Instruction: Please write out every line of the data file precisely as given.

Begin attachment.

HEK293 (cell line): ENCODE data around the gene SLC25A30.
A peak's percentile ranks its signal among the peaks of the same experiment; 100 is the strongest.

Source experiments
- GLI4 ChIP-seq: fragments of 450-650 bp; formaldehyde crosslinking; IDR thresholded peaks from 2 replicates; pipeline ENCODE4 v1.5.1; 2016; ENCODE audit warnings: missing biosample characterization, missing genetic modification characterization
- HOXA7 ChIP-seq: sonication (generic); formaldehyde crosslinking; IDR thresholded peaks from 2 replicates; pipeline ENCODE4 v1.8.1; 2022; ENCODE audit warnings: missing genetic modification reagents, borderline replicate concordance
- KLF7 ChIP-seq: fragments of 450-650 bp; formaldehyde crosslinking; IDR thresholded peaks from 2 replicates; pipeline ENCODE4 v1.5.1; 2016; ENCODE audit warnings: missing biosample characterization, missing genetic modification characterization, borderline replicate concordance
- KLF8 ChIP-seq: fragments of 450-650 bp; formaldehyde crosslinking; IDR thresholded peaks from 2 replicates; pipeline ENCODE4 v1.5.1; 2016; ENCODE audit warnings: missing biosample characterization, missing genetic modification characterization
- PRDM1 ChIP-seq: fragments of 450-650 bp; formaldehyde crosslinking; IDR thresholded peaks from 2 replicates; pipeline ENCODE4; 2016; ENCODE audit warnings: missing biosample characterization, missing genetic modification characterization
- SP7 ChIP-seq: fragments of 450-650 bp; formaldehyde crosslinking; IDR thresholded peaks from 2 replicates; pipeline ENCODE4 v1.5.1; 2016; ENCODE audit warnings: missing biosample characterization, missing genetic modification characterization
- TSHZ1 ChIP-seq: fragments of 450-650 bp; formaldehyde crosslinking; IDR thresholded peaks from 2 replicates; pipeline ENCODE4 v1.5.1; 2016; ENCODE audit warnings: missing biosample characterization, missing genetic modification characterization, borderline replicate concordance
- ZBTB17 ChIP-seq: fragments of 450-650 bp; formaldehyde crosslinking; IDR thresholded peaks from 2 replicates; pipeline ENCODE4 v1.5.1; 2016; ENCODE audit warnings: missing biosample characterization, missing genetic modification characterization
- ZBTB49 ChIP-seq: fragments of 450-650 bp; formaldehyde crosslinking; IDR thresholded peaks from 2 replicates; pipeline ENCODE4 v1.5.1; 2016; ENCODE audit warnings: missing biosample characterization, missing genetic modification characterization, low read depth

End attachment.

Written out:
HEK293 (cell line): ENCODE data around the gene SLC25A30.
A peak's percentile ranks its signal among the peaks of the same experiment; 100 is the strongest.

Source experiments
- GLI4 ChIP-seq: fragments of 450-650 bp; formaldehyde crosslinking; IDR thresholded peaks from 2 replicates; pipeline ENCODE4 v1.5.1; 2016; ENCODE audit warnings: missing biosample characterization, missing genetic modification characterization
- HOXA7 ChIP-seq: sonication (generic); formaldehyde crosslinking; IDR thresholded peaks from 2 replicates; pipeline ENCODE4 v1.8.1; 2022; ENCODE audit warnings: missing genetic modification reagents, borderline replicate concordance
- KLF7 ChIP-seq: fragments of 450-650 bp; formaldehyde crosslinking; IDR thresholded peaks from 2 replicates; pipeline ENCODE4 v1.5.1; 2016; ENCODE audit warnings: missing biosample characterization, missing genetic modification characterization, borderline replicate concordance
- KLF8 ChIP-seq: fragments of 450-650 bp; formaldehyde crosslinking; IDR thresholded peaks from 2 replicates; pipeline ENCODE4 v1.5.1; 2016; ENCODE audit warnings: missing biosample characterization, missing genetic modification characterization
- PRDM1 ChIP-seq: fragments of 450-650 bp; formaldehyde crosslinking; IDR thresholded peaks from 2 replicates; pipeline ENCODE4; 2016; ENCODE audit warnings: missing biosample characterization, missing genetic modification characterization
- SP7 ChIP-seq: fragments of 450-650 bp; formaldehyde crosslinking; IDR thresholded peaks from 2 replicates; pipeline ENCODE4 v1.5.1; 2016; ENCODE audit warnings: missing biosample characterization, missing genetic modification characterization
- TSHZ1 ChIP-seq: fragments of 450-650 bp; formaldehyde crosslinking; IDR thresholded peaks from 2 replicates; pipeline ENCODE4 v1.5.1; 2016; ENCODE audit warnings: missing biosample characterization, missing genetic modification characterization, borderline replicate concordance
- ZBTB17 ChIP-seq: fragments of 450-650 bp; formaldehyde crosslinking; IDR thresholded peaks from 2 replicates; pipeline ENCODE4 v1.5.1; 2016; ENCODE audit warnings: missing biosample characterization, missing genetic modification characterization
- ZBTB49 ChIP-seq: fragments of 450-650 bp; formaldehyde crosslinking; IDR thresholded peaks from 2 replicates; pipeline ENCODE4 v1.5.1; 2016; ENCODE audit warnings: missing biosample characterization, missing genetic modification characterization, low read depth